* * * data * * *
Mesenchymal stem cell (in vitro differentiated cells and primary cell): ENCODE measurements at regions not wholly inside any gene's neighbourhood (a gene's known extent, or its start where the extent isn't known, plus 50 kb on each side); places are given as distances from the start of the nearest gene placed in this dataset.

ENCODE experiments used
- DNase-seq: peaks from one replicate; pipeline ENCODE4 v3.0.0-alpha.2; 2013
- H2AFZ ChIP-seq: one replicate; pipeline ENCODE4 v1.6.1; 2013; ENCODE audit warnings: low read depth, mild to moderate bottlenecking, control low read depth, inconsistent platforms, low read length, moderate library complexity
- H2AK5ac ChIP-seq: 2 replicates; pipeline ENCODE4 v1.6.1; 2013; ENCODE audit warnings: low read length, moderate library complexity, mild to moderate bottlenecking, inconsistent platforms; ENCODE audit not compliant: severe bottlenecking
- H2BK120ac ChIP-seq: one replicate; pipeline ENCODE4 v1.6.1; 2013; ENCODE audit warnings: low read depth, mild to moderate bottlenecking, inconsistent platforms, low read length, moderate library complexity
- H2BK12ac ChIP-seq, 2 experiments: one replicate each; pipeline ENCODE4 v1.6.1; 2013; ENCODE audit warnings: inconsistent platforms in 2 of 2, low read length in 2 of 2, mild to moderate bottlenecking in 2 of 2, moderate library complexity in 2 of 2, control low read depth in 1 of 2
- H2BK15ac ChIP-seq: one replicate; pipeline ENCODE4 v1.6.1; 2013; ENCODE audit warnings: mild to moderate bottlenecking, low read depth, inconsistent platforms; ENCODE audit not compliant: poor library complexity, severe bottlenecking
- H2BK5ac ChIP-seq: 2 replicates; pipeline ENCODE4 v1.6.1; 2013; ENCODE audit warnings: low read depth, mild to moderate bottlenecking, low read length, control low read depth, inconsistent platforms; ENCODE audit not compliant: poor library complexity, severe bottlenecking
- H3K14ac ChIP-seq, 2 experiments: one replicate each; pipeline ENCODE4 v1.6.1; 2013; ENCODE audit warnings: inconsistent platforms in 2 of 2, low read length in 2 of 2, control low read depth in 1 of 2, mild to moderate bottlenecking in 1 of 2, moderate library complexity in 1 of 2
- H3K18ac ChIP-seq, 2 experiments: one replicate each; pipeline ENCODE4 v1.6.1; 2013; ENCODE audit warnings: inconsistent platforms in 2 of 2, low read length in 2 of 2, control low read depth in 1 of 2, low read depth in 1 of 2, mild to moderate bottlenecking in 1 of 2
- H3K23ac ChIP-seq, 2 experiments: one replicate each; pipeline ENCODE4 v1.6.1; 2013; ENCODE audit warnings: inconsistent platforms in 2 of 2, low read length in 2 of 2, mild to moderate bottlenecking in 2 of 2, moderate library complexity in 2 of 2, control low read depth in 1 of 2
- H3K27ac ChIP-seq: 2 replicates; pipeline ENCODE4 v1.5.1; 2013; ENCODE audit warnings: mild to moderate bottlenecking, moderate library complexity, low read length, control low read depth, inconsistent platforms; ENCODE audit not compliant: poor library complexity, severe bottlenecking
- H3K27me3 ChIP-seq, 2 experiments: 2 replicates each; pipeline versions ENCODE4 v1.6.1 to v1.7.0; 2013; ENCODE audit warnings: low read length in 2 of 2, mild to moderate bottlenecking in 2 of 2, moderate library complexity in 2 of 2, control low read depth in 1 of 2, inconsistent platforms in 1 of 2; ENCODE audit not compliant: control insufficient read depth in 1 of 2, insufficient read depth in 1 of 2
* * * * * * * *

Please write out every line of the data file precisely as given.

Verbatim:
Mesenchymal stem cell (in vitro differentiated cells and primary cell): ENCODE measurements at regions not wholly inside any gene's neighbourhood (a gene's known extent, or its start where the extent isn't known, plus 50 kb on each side); places are given as distances from the start of the nearest gene placed in this dataset.

ENCODE experiments used
- DNase-seq: peaks from one replicate; pipeline ENCODE4 v3.0.0-alpha.2; 2013
- H2AFZ ChIP-seq: one replicate; pipeline ENCODE4 v1.6.1; 2013; ENCODE audit warnings: low read depth, mild to moderate bottlenecking, control low read depth, inconsistent platforms, low read length, moderate library complexity
- H2AK5ac ChIP-seq: 2 replicates; pipeline ENCODE4 v1.6.1; 2013; ENCODE audit warnings: low read length, moderate library complexity, mild to moderate bottlenecking, inconsistent platforms; ENCODE audit not compliant: severe bottlenecking
- H2BK120ac ChIP-seq: one replicate; pipeline ENCODE4 v1.6.1; 2013; ENCODE audit warnings: low read depth, mild to moderate bottlenecking, inconsistent platforms, low read length, moderate library complexity
- H2BK12ac ChIP-seq, 2 experiments: one replicate each; pipeline ENCODE4 v1.6.1; 2013; ENCODE audit warnings: inconsistent platforms in 2 of 2, low read length in 2 of 2, mild to moderate bottlenecking in 2 of 2, moderate library complexity in 2 of 2, control low read depth in 1 of 2
- H2BK15ac ChIP-seq: one replicate; pipeline ENCODE4 v1.6.1; 2013; ENCODE audit warnings: mild to moderate bottlenecking, low read depth, inconsistent platforms; ENCODE audit not compliant: poor library complexity, severe bottlenecking
- H2BK5ac ChIP-seq: 2 replicates; pipeline ENCODE4 v1.6.1; 2013; ENCODE audit warnings: low read depth, mild to moderate bottlenecking, low read length, control low read depth, inconsistent platforms; ENCODE audit not compliant: poor library complexity, severe bottlenecking
- H3K14ac ChIP-seq, 2 experiments: one replicate each; pipeline ENCODE4 v1.6.1; 2013; ENCODE audit warnings: inconsistent platforms in 2 of 2, low read length in 2 of 2, control low read depth in 1 of 2, mild to moderate bottlenecking in 1 of 2, moderate library complexity in 1 of 2
- H3K18ac ChIP-seq, 2 experiments: one replicate each; pipeline ENCODE4 v1.6.1; 2013; ENCODE audit warnings: inconsistent platforms in 2 of 2, low read length in 2 of 2, control low read depth in 1 of 2, low read depth in 1 of 2, mild to moderate bottlenecking in 1 of 2
- H3K23ac ChIP-seq, 2 experiments: one replicate each; pipeline ENCODE4 v1.6.1; 2013; ENCODE audit warnings: inconsistent platforms in 2 of 2, low read length in 2 of 2, mild to moderate bottlenecking in 2 of 2, moderate library complexity in 2 of 2, control low read depth in 1 of 2
- H3K27ac ChIP-seq: 2 replicates; pipeline ENCODE4 v1.5.1; 2013; ENCODE audit warnings: mild to moderate bottlenecking, moderate library complexity, low read length, control low read depth, inconsistent platforms; ENCODE audit not compliant: poor library complexity, severe bottlenecking
- H3K27me3 ChIP-seq, 2 experiments: 2 replicates each; pipeline versions ENCODE4 v1.6.1 to v1.7.0; 2013; ENCODE audit warnings: low read length in 2 of 2, mild to moderate bottlenecking in 2 of 2, moderate library complexity in 2 of 2, control low read depth in 1 of 2, inconsistent platforms in 1 of 2; ENCODE audit not compliant: control insufficient read depth in 1 of 2, insufficient read depth in 1 of 2